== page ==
Fans of "Dumbo" will notice that the new film's plot strays a bit from the original feature. As Disney has adapted these classic animated films into live-action features, it has not been uncommon for them to update the script to reflect modern storytelling and to expand the scope of the world in which the film is set. Not to mention the original "Dumbo" was only 63 minutes long, while the new iteration clocks in at over two hours.

In some cases, Disney has even turned the narrative on its head, as was the case with 2014's "Maleficent."

Disney's ticket sales have been bolstered by this series of live-action remakes. In the last decade, the company has released six — "Alice in Wonderland," "Maleficent," "Cinderella," "The Jungle Book," "Beauty and the Beast" and "Alice Through the Looking Glass."

Disney made more than $4.85 billion worldwide from these releases, according to ComScore data.

This success has led Disney to produce four live-action films due for release this year. "Dumbo" will be the first, in March, followed by "Aladdin" in May, "The Lion King" in July and "Maleficent: Mistress of Evil" in October.

The sequel to "Maleficent" was initially slated for release in 2020, but was moved to this year. Some analysts have speculated that by moving the film release earlier, Disney would be able to add "Maleficent 2" to its upcoming streaming service Disney+ once its theatrical run is completed.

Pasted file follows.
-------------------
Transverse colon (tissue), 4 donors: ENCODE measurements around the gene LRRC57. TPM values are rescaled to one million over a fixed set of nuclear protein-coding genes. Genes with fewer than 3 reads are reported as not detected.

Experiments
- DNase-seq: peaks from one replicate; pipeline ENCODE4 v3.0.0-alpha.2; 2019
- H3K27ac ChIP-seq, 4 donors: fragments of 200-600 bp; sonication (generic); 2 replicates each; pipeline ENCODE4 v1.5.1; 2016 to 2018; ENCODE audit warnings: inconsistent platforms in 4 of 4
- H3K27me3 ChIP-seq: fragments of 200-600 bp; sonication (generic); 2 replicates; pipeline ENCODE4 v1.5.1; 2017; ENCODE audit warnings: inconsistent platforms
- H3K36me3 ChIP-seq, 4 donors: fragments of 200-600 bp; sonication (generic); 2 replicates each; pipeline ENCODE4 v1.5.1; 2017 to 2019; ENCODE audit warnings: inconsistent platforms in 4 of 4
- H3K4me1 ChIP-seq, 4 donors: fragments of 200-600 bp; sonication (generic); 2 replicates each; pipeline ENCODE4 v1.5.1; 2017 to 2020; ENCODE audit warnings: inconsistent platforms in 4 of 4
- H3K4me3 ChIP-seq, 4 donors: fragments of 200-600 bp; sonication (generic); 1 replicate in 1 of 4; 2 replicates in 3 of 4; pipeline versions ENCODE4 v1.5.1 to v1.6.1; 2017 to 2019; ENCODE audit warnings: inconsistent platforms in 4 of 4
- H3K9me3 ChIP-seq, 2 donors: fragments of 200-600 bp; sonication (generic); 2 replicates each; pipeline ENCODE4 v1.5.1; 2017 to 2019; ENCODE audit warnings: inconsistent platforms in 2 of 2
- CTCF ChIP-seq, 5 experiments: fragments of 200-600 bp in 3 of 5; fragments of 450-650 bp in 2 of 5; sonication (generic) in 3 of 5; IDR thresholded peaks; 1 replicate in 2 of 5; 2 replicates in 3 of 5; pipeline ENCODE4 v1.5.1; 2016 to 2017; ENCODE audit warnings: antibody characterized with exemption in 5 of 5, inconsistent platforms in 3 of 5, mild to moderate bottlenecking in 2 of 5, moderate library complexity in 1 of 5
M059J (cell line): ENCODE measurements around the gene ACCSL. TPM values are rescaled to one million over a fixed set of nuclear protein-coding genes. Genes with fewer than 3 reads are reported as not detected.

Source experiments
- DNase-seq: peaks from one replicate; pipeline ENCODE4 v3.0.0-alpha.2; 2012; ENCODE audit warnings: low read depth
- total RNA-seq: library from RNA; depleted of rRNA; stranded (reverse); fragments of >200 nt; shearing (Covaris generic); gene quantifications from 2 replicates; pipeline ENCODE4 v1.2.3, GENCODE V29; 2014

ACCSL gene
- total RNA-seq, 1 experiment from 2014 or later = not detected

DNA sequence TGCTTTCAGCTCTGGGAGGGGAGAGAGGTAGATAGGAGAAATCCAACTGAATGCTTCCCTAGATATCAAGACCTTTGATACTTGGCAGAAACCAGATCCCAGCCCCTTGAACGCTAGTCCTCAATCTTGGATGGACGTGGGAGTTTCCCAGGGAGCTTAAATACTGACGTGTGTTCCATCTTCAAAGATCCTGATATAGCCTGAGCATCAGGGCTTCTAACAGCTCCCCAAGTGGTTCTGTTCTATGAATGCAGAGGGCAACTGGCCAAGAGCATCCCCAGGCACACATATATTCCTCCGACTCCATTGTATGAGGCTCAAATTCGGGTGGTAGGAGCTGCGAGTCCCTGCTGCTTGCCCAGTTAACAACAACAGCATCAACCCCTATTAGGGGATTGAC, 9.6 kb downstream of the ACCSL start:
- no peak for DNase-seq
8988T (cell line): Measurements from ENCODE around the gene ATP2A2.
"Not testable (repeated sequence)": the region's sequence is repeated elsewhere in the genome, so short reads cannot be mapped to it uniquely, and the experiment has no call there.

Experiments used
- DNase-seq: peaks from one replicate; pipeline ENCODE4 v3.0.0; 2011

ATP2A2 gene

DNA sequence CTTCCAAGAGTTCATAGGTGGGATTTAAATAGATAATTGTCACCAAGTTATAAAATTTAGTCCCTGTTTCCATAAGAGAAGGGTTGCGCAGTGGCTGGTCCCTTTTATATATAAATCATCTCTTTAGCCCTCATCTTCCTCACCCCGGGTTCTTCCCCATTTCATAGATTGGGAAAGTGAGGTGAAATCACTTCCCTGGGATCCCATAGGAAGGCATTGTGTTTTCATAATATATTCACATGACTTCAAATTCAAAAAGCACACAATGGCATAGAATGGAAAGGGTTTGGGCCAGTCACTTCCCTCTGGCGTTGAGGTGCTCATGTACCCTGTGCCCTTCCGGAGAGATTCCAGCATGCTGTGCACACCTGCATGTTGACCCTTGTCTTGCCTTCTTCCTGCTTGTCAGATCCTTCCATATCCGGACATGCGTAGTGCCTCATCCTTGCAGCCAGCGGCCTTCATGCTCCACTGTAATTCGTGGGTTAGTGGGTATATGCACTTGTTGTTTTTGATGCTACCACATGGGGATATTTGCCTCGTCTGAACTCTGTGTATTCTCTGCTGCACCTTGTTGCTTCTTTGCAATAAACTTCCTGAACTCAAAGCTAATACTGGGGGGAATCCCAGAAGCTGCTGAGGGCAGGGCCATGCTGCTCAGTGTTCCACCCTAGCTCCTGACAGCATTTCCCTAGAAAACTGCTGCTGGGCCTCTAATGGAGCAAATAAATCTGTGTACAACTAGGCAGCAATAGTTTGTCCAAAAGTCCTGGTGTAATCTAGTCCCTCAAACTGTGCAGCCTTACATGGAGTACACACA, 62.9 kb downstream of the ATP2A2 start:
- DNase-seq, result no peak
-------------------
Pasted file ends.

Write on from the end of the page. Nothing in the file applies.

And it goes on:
"I have a theory, and it may or may not be right, but I think [Disney] is loading up the schedule this year to — and this is pure speculation — in anticipation of the launch of the Disney streaming channel so that they will have a significant source of product when they are coming into it next year," Doug Stone, president of Box Office Analyst, said in an interview. "That may be the reason behind it. It seems to make the most sense."

Disney+ is due to be released before the end of 2019. With theatrical runs typically lasting around 90 days, "Maleficent 2" could find a home on the platform by January 2020, bolstering Disney's catalog of films available to be added to the service.

"There's no question it would be a good move," Robbins said.

Disney has been tight-lipped about its new streaming service, revealing few details about when movies and television shows will be brought to the platform. Iger has said that the company will go into its vault to bring classic animated films to the service.

With the release date of "Maleficent 2" moved, "Mulan" is currently the only Disney live-action remake with a release date in 2020. However, that doesn't mean Disney doesn't have plans for more of these films.

The company currently has more than a dozen titles in the works — some sequels, some straight-up remakes and some from the perspective of another character.

  • "Chernabog"
  • "Cruella"
  • "Genie"
  • "Hunchback of Notre Dame"
  • "James and the Giant Peach"
  • "Lady and the Tramp"
  • "Lilo and Stitch"
  • "Peter Pan"
  • "Pinocchio"
  • "Prince Charming"
  • "Rose Red"
  • "Snow White and the Seven Dwarfs"
  • "The Jungle Book 2"
  • "The Little Mermaid"
  • "The Sword in the Stone"
  • "Tink"

Disclosure: NBCUniversal, the parent company of CNBC, owns Dreamworks and distributed "How to Train Your Dragon: The Hidden World."